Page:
Wednesday, March 31, 2010

A little (hoarding) problem in paradise...

My basement is...full.

Okay, that's putting it tactfully. My basement it stuffed to the gills with less than useful--let's call it "useful-ish"--crap. (It might be full of crap, but I am hanging onto the "-ish" for dear life.)

This isn't entirely my fault. See, ideally, when a couple marries, it should be stipulated in the wedding contract that at least one of them is a thrower-outer instead of a saver. The trouble with my basement is, the theater god and I are both savers.

Every computer we have ever owned is up--and running!--down there. Even the Commodore 64. Seriously, it looks like a freakin' geek museum. We've nicknamed it "Nerdvana," and it is a veritable paradise for the socially awkward.

(Not that we are socially awkward, of course. But we have deep empathy for those who are.)

Anyway, for Nerdvana I blame my husband, who, aside from being a theater god, is also a technology wizard. He loves to upgrade his equipment, but can't stand to let go of something that still works. Also, he's utterly fascinated with antique gizmos and gadgets; to him, the older something gets, the more interesting it becomes.

(I have to admit, I like that about him. It bodes well for our future together. As long as he doesn't try to "upgrade" to a sleeker, faster-running twenty-year-old, and retire me to the basement, I figure I can look forward to a long and happy dotage with a husband who blissfully raves, "Look! She still works!")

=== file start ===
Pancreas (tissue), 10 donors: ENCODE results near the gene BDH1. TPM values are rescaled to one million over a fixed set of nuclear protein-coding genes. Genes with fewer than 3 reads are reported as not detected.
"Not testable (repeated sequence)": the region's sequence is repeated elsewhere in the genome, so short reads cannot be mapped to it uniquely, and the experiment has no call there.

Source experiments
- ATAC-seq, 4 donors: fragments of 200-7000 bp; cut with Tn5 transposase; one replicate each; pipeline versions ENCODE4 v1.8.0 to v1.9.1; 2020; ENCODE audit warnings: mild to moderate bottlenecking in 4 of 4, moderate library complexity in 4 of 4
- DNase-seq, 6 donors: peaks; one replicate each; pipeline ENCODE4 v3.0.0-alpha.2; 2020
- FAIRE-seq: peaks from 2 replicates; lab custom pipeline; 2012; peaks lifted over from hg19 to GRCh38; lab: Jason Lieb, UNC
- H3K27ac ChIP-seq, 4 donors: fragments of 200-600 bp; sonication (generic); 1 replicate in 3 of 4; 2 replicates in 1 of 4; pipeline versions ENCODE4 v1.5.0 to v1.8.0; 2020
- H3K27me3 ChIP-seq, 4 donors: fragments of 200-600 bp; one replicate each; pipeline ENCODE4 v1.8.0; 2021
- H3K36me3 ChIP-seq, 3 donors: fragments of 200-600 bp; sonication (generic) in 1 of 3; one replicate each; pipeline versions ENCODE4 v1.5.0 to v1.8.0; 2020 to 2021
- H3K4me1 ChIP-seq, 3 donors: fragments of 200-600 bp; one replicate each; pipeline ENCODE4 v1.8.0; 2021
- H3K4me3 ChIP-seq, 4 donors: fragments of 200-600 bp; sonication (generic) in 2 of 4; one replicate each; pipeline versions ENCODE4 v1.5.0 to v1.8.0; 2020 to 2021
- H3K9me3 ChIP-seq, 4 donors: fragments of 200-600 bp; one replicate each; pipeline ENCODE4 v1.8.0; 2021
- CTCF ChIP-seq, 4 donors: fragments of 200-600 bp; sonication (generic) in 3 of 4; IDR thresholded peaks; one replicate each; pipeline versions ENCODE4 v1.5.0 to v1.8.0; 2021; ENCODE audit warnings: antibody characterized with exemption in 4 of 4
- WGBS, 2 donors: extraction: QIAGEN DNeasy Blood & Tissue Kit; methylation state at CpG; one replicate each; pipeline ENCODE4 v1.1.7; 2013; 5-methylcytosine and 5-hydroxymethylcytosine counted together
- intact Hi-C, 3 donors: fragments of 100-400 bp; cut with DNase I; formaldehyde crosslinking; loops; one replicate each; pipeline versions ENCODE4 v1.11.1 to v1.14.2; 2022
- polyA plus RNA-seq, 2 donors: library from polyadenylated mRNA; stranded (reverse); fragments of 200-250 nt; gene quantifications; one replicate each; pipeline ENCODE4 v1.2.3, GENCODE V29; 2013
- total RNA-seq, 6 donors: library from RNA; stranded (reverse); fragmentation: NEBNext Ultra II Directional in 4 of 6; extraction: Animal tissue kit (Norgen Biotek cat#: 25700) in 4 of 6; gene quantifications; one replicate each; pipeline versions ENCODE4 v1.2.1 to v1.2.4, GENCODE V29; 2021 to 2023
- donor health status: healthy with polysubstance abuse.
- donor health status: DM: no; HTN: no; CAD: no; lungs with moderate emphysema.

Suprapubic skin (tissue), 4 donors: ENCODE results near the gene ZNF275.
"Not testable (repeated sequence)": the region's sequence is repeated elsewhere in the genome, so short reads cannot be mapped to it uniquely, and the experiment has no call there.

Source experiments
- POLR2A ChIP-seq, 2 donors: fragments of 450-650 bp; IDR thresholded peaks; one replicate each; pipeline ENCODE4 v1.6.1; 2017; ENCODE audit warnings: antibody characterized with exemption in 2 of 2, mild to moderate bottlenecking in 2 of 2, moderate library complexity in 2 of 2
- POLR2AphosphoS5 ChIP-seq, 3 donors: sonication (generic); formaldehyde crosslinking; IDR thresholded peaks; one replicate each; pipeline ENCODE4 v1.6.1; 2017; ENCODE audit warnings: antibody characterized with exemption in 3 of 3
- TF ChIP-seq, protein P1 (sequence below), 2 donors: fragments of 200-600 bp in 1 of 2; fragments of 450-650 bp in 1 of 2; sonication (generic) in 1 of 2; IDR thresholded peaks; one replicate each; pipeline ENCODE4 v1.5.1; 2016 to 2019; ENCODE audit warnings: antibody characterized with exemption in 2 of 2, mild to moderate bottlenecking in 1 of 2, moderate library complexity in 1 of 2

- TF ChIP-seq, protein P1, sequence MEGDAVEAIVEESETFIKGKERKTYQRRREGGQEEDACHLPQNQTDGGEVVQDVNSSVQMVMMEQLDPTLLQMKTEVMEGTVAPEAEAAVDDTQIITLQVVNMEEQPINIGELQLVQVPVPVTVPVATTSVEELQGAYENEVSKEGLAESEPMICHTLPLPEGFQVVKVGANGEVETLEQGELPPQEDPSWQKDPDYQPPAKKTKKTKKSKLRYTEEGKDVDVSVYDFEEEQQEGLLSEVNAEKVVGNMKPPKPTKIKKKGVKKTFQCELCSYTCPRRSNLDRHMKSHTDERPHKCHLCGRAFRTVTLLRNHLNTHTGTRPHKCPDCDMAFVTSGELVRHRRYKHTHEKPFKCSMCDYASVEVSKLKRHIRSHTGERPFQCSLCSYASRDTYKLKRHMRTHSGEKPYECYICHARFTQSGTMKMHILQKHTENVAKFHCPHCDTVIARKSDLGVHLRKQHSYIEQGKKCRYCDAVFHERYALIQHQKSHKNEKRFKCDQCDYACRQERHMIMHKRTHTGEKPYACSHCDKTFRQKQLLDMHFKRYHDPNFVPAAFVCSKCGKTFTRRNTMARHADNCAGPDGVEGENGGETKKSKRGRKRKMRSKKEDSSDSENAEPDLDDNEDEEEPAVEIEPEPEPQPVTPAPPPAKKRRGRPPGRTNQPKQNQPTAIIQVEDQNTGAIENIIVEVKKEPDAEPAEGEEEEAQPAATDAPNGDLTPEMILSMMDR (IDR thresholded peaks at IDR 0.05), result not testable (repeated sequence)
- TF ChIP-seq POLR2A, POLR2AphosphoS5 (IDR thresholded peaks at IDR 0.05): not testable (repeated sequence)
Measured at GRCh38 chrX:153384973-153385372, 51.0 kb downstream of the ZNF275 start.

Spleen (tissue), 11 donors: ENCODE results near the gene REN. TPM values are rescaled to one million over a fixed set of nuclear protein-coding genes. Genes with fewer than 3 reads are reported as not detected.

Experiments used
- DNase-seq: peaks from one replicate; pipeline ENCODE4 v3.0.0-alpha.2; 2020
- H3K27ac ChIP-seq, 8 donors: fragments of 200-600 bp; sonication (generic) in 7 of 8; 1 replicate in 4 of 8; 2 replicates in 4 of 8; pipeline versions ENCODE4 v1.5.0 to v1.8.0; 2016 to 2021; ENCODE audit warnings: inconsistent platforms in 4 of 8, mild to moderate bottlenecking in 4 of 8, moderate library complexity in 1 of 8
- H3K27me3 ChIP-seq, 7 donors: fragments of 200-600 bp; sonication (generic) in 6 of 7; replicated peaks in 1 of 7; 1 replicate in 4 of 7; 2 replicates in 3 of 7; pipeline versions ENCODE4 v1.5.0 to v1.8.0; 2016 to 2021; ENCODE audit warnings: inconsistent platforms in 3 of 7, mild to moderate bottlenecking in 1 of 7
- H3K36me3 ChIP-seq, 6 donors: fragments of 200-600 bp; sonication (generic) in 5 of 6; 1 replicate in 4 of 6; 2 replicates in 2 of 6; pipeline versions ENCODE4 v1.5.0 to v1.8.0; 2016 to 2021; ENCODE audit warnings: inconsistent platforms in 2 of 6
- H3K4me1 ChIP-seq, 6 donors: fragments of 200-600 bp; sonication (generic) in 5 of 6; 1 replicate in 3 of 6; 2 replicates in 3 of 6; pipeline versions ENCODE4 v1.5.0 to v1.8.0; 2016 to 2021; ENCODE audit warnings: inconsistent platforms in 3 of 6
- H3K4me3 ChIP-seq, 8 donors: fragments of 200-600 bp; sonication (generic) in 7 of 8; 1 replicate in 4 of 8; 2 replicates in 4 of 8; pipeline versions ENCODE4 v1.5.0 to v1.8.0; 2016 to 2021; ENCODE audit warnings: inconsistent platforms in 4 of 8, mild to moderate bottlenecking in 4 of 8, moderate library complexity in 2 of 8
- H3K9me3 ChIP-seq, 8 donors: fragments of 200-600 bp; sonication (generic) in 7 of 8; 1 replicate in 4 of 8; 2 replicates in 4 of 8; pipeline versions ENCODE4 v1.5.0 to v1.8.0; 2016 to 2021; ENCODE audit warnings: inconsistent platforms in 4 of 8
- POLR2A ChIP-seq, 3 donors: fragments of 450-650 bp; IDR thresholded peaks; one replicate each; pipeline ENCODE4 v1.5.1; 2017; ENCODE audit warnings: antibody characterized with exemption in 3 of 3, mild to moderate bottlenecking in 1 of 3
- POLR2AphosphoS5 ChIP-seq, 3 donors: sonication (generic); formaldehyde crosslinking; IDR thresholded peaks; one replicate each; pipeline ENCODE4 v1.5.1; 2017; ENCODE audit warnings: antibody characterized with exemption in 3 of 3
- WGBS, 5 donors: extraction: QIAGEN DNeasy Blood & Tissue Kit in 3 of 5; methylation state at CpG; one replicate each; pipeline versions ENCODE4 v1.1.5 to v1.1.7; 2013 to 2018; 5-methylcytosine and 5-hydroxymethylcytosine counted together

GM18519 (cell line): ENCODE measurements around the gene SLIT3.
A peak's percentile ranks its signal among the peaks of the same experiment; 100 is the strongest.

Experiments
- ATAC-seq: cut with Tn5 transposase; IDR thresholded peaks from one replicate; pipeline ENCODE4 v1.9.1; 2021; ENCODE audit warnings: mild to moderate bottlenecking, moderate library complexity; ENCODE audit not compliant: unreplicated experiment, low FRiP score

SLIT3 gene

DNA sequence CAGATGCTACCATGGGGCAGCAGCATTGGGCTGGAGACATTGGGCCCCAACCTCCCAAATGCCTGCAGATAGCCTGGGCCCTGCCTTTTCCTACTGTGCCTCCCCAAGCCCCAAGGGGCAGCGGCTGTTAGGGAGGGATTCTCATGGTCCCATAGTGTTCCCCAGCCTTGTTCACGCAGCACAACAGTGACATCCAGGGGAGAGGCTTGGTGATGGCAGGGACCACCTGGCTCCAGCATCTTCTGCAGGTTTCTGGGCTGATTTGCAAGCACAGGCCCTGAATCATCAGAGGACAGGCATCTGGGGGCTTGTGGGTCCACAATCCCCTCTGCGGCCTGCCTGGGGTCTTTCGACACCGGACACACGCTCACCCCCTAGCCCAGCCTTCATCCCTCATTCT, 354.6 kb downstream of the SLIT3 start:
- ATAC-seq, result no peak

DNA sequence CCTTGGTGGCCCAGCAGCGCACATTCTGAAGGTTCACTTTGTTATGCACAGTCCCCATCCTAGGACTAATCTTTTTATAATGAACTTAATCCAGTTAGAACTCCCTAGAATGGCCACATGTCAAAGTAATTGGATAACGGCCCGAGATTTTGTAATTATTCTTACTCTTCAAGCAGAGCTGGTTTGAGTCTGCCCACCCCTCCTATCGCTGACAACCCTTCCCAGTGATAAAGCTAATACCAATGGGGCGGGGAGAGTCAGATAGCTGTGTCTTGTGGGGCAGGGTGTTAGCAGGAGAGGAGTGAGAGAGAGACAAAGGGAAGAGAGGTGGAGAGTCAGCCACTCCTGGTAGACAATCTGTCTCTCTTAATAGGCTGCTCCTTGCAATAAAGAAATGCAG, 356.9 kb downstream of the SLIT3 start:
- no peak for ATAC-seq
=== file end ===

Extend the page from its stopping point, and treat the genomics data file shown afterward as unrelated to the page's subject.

But it isn't just my husband. Honesty compels me to admit the state of the basement is partially my fault. I have a small problem of my own.


I, Linda Grimes, am a bookaholic.

There. I said it. (Whew. I feel so much better now that that's off my chest.)

Stacked-up boxes of books line the perimeter of Nerdvana, the overflow from the shelves upstairs.

Apparently I am constitutionally incapable of getting rid of any book I have ever owned. Because...well, they're mine. And I might reread them again (for the fiftieth time) someday. Besides, they'll come in handy when I'm old and senile, and living on a fixed income. It won't matter that I can't afford new books when I've forgotten the endings to cases full of thrillers, mysteries, and romances.

It's not hoarding. It's a retirement plan.

All right, it's more than that. Some of them I keep purely for sentimental reasons. Fond memories of my larval phase as a bookworm. Like this favorite from when dog books ruled my shelves:

And this from my "nobody wants me in a crime-fighting club so I'll just read about it instead" period: